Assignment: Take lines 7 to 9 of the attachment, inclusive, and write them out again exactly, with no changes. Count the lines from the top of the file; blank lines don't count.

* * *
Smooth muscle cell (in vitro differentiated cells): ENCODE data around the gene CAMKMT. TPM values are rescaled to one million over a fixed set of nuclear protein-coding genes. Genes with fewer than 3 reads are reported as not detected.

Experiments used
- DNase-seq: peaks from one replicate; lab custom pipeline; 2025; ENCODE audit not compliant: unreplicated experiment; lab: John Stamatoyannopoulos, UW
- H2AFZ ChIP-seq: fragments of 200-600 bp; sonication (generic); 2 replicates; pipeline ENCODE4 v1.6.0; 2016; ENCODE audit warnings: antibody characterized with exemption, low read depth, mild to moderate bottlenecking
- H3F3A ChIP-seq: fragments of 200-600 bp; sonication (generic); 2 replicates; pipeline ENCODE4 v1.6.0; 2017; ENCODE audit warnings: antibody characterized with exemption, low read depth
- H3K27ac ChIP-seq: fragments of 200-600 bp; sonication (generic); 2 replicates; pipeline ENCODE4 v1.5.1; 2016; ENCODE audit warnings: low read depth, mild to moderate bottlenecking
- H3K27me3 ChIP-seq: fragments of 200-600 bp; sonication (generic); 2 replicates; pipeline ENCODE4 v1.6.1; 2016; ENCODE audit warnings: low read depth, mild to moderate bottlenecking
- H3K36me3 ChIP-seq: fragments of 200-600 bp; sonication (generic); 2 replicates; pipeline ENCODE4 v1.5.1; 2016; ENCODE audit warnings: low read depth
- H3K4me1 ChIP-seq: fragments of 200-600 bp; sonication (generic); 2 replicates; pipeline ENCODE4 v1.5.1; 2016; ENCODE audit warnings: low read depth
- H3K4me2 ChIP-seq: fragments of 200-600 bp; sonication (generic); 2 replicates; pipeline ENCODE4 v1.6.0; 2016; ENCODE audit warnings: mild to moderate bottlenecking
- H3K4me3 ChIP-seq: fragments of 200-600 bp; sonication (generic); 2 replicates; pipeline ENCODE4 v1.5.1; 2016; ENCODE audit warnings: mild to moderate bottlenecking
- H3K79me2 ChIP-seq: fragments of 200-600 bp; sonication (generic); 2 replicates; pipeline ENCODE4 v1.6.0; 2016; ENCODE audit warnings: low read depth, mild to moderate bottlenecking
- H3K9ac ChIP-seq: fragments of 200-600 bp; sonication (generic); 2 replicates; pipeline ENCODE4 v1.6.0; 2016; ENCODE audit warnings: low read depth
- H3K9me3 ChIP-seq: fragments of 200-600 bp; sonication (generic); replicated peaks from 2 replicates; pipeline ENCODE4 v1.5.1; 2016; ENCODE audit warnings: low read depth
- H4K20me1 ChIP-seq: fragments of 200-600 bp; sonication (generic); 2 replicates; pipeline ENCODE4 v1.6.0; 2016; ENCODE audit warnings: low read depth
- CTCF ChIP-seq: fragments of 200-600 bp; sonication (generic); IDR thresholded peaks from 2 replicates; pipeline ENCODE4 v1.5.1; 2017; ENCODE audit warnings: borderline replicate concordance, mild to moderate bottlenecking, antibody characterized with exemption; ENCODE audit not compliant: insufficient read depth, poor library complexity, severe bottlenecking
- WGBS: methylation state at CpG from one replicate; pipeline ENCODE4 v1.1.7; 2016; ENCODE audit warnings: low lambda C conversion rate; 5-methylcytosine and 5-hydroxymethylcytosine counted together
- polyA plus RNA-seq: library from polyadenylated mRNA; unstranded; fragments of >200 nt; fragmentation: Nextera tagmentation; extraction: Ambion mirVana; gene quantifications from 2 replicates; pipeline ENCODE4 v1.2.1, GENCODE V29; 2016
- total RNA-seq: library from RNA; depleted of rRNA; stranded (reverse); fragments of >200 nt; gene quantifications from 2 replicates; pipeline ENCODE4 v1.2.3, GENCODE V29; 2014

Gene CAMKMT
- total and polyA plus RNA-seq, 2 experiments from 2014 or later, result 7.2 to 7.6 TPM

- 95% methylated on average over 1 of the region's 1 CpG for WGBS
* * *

- H3K27me3 ChIP-seq: fragments of 200-600 bp; sonication (generic); 2 replicates; pipeline ENCODE4 v1.6.1; 2016; ENCODE audit warnings: low read depth, mild to moderate bottlenecking
- H3K36me3 ChIP-seq: fragments of 200-600 bp; sonication (generic); 2 replicates; pipeline ENCODE4 v1.5.1; 2016; ENCODE audit warnings: low read depth
- H3K4me1 ChIP-seq: fragments of 200-600 bp; sonication (generic); 2 replicates; pipeline ENCODE4 v1.5.1; 2016; ENCODE audit warnings: low read depth